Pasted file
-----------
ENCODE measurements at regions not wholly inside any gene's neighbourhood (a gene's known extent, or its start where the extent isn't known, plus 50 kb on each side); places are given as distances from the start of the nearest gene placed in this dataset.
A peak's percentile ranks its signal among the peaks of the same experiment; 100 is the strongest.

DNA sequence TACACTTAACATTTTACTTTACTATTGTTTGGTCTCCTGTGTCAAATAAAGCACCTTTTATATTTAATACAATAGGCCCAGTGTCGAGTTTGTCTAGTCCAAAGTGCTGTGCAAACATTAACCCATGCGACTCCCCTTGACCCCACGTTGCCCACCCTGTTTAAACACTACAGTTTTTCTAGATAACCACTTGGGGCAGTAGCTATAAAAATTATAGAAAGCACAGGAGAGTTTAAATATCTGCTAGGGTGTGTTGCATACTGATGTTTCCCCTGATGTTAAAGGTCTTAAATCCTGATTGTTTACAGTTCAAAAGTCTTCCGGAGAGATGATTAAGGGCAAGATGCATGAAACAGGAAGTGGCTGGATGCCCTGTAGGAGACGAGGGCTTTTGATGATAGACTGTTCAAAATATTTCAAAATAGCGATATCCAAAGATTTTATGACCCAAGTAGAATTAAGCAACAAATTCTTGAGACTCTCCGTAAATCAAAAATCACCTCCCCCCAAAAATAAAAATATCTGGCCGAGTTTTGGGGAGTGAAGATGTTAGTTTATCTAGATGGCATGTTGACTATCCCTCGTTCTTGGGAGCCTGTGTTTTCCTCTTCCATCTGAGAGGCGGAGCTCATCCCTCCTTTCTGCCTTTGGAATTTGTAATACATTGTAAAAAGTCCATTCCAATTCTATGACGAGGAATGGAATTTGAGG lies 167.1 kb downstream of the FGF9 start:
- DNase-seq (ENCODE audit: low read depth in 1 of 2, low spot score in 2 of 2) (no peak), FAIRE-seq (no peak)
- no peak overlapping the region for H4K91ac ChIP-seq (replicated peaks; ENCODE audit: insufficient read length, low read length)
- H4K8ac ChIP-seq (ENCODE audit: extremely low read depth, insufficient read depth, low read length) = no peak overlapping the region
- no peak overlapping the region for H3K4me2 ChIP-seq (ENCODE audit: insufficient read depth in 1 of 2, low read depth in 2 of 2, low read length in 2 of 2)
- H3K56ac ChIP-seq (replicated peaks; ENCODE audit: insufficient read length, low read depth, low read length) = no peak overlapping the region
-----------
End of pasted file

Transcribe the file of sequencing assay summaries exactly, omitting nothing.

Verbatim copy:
ENCODE measurements at regions not wholly inside any gene's neighbourhood (a gene's known extent, or its start where the extent isn't known, plus 50 kb on each side); places are given as distances from the start of the nearest gene placed in this dataset.
A peak's percentile ranks its signal among the peaks of the same experiment; 100 is the strongest.

DNA sequence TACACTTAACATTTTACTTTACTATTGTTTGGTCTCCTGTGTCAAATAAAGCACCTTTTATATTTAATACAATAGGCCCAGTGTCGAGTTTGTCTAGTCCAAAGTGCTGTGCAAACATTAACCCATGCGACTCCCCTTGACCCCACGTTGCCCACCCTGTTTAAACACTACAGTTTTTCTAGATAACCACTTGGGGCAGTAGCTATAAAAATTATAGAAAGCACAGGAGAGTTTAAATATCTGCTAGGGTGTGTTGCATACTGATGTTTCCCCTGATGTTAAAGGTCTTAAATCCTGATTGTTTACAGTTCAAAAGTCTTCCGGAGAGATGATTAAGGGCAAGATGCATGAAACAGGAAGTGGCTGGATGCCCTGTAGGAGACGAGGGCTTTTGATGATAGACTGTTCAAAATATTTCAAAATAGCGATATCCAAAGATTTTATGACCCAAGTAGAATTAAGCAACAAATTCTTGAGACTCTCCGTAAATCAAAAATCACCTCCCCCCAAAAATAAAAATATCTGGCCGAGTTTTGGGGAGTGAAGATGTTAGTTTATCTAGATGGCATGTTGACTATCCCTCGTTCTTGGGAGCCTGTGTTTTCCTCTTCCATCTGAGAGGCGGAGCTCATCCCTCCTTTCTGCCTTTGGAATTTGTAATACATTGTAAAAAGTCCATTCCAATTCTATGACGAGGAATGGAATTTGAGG lies 167.1 kb downstream of the FGF9 start:
- DNase-seq (ENCODE audit: low read depth in 1 of 2, low spot score in 2 of 2) (no peak), FAIRE-seq (no peak)
- no peak overlapping the region for H4K91ac ChIP-seq (replicated peaks; ENCODE audit: insufficient read length, low read length)
- H4K8ac ChIP-seq (ENCODE audit: extremely low read depth, insufficient read depth, low read length) = no peak overlapping the region
- no peak overlapping the region for H3K4me2 ChIP-seq (ENCODE audit: insufficient read depth in 1 of 2, low read depth in 2 of 2, low read length in 2 of 2)
- H3K56ac ChIP-seq (replicated peaks; ENCODE audit: insufficient read length, low read depth, low read length) = no peak overlapping the region